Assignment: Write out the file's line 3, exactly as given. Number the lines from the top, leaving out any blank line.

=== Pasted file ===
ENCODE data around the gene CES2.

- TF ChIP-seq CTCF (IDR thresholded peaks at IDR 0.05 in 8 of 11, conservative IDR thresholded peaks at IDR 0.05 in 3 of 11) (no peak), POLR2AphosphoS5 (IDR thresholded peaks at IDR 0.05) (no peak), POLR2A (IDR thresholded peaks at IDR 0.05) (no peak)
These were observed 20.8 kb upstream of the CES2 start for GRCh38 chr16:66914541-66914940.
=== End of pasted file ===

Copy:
These were observed 20.8 kb upstream of the CES2 start for GRCh38 chr16:66914541-66914940.